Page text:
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Comparing the 2019 Bomba Squad to the 2018 Bronx Bombers

The Homer Hankies versus the Homer Yankees.

Minnesota Twins v Tampa Bay Rays
Bombas away!
Photo by Julio Aguilar/Getty Images

Through 66 games, the Minnesota Twins have clobbered 130 home runs, topping their franchise record for the first half of a season by five.

We aren’t even halfway through June.

As mentioned in this ESPN article about the slugging team from the North Star State, the Twins are ahead of the 2018 New York Yankees’ record-setting home run pace; last year’s Pinstripe Platoon knocked 110 dingers through their 66th game.

But that team was expected to club the ball, boasting such slugging sluggers as Aaron Judge, Giancarlo Stanton, and the emerging Gary Sanchez. The Twins... were not. However, reviewing their offseason additions, perhaps their power surge is unsurprising. Nelson Cruz is 38 years old, but every season since his age-33 campaign has seen him swat more than 30 baseballs over various fair-territory fences. Before 2018, C.J. Cron’s season high for homers was 16; he promptly smacked 30. Jonathan Schoop was thought to be on a permanent decline, but his power is making itself known this season, as his 12 long balls have included a pair of two-dong games.

Incidentally, these players are the only three on the 2019 Twins who had ever struck 30 or more home runs in a season. (Miguel Sano’s career high is 28; Eddie Rosario’s, 27.) Meanwhile, Stanton and Judge had each smashed over 50 (59 and 52, respectively) the year before they led the Yankees in their record-breaking mashing.

To lead a league in home runs, much less to set a major league record, a team must get power from across the lineup, but how top-heavy were last year’s New York number compared to the current Minnesota multitude?

At this point in the season, here’s how the two teams stand... or in the Yankees’ case, stood:

Bomba Squad

Player HRs % of team HRs
Player HRs % of team HRs
Eddie Rosario 19 14.62%
Max Kepler 16 12.31%
C.J. Cron 14 10.77%
Jonathan Schoop 12 9.23%
Nelson Cruz 11 8.46%
Mitch Garver 10 7.69%
Jorge Polanco 10 7.69%
Byron Buxton 9 6.92%
Jason Castro 8 6.15%
Marwin González 8 6.15%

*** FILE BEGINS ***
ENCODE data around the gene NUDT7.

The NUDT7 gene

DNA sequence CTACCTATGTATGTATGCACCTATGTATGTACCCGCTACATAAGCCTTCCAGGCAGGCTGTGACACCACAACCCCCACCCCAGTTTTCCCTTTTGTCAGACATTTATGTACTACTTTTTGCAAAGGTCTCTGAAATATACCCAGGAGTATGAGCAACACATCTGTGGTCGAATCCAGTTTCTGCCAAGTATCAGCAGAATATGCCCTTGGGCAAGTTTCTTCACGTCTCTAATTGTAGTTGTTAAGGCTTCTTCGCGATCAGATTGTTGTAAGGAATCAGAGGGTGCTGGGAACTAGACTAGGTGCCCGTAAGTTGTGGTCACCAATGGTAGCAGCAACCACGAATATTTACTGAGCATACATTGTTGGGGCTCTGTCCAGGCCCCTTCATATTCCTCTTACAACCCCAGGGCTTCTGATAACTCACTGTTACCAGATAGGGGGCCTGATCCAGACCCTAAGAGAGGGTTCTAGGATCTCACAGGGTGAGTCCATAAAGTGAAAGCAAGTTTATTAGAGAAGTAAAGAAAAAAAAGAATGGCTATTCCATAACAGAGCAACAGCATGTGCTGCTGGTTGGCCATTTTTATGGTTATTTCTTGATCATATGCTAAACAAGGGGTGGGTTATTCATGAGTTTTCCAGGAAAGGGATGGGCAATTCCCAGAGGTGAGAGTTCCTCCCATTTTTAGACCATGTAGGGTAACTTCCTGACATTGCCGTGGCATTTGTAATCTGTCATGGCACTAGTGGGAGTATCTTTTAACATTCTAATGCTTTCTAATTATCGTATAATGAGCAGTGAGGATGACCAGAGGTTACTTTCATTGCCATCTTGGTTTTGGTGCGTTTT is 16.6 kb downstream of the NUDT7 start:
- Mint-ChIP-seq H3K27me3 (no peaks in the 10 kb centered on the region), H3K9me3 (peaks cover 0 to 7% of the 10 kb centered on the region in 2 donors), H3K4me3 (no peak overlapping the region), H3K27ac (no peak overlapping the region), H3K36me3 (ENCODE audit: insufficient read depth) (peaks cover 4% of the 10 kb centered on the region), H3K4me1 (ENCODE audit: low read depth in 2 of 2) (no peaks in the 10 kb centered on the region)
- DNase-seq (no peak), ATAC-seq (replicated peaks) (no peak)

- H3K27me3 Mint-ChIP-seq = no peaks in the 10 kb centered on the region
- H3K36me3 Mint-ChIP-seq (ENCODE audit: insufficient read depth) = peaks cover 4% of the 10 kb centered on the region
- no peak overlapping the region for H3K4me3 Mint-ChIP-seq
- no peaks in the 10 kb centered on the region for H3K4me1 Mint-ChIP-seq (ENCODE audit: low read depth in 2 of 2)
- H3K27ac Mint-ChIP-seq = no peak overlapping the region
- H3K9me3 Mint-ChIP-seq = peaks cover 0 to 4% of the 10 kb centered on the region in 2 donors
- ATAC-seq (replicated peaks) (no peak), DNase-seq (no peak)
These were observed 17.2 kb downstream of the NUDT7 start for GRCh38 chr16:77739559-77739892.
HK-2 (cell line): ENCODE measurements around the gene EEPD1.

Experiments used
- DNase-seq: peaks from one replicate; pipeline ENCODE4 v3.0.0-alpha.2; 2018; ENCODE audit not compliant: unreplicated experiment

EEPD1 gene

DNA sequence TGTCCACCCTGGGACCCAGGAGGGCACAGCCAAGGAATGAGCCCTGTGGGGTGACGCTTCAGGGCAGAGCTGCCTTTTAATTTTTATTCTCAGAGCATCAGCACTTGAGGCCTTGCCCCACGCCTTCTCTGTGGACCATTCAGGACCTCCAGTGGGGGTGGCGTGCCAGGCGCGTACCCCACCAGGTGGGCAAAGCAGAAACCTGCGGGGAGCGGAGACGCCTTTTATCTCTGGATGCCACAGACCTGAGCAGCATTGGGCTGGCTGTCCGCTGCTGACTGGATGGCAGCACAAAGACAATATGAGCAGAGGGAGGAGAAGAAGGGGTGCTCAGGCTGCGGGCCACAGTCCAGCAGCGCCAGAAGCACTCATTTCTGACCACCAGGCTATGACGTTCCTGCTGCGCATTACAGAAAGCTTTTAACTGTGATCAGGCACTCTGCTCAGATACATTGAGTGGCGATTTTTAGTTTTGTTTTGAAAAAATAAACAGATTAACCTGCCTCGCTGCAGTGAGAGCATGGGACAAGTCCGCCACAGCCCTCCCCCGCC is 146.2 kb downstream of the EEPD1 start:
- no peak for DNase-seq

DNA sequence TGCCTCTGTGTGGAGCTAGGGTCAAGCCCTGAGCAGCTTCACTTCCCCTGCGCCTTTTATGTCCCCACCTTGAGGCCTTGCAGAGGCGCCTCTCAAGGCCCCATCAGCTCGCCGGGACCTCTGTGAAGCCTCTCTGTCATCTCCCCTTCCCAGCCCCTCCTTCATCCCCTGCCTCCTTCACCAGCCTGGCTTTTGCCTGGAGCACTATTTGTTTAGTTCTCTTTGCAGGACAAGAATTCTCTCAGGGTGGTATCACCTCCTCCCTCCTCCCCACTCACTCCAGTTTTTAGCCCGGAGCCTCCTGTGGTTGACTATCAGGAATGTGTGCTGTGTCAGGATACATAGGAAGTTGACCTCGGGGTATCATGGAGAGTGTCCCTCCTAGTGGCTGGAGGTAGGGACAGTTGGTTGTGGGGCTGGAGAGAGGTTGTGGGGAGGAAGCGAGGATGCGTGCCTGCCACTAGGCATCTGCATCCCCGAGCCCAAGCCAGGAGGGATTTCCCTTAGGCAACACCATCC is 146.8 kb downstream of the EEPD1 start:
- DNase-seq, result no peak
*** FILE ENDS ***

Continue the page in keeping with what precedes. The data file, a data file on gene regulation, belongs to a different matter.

Miguel Sanó 6 4.62%
Ehire Adrianza 4 3.08%
Willians Astudillo 2 1.54%
Luis Arráez 1 0.77%
Total 130 100%
through 66 games, 2019

Bronx Bombers

Player HRs % of team HRs
Player HRs % of team HRs
Aaron Judge 18 16.36%
Giancarlo Stanton 15 13.64%
Didi Gregorius 14 12.73%
Gleyber Torres 13 11.82%
Gary Sánchez 12 10.91%
Miguel Andújar 8 7.27%
Tyler Austin 8 7.27%
Aaron Hicks 7 6.36%
Brett Gardner 5 4.55%
Austin Romine 4 3.64%
Greg Bird 3 2.73%
Neil Walker 2 1.82%
Brandon Drury 1 0.91%
Total 110 100%
through 66 games, 2018

Indeed, the 2018 Yankees were slightly more dependent on their top sluggers - at least through the first third-plus of the season - for walloping moonshots than the 2019 Twins. Counting only the top four of last year’s Big Apple artillery encapsulates more than half of their home run total (over 54 percent), while it takes five of the Kasota Gold cavalry to pass the 50 percent mark (over 55 percent). Additionally, each of the top five Yankees has a higher individual percentage than their corresponding Twin, though two of the three Minnesotans have more four-baggers.

Interestingly, this year’s Steinbrenner squad have only four fewer homers through 66 games as last year’s, and spread among more players, with 18 individuals bopping balls out of the park. But like the 2018 Empire State... um... empire, their distribution is weighted at the top:

Manhattan Myriad

Player HRs % of team HRs
Player HRs % of team HRs
Gary Sánchez 20 18.87%
Luke Voit 16 15.09%
Gleyber Torres 14 13.21%
Clint Frazier 11 10.38%
Brett Gardner 10 9.43%
DJ LeMahieu 7 6.60%
Aaron Judge 5 4.72%
Gio Urshela 5 4.72%
Aaron Hicks 4 3.77%
Mike Tauchman 4 3.77%
Thairo Estrada 3 2.83%
Greg Bird 1 0.94%
Mike Ford 1 0.94%
Didi Gregorius 1 0.94%
Cameron Maybin 1 0.94%
Kendrys Morales 1 0.94%
Austin Romine 1 0.94%
Troy Tulowitzki 1 0.94%
Total 106 100%
through 66 games, 2019; yes I know they’re not in Manhattan

And this year’s crew of city clobberers is even more reliant on their main power hitters, with over 57 percent of their satellite shots coming from the top quartet, a higher proportion than last year’s first four.

But the main similarity between these three teams is their provided power from across the roster, getting home runs from over a dozen players in each case so early in the year. For this year’s Twins, that has included low home run totals from contact hitters (Ehire Adrianza, Willians Astudillo, Luis Arraez) and plenty of pummeled pellets from players once thought of as contact hitters (Mitch Garver, Jason Castro).

As the Bomba Squad batters balls brutally, we can observe a closer replica of last year’s Yankees by watching this year’s Yankees... if we can stand watching them for that long. But with the power added from outside and developing (Rosario, Max Kepler) from within, we can expect the bombs - Bombas? - to keep coming.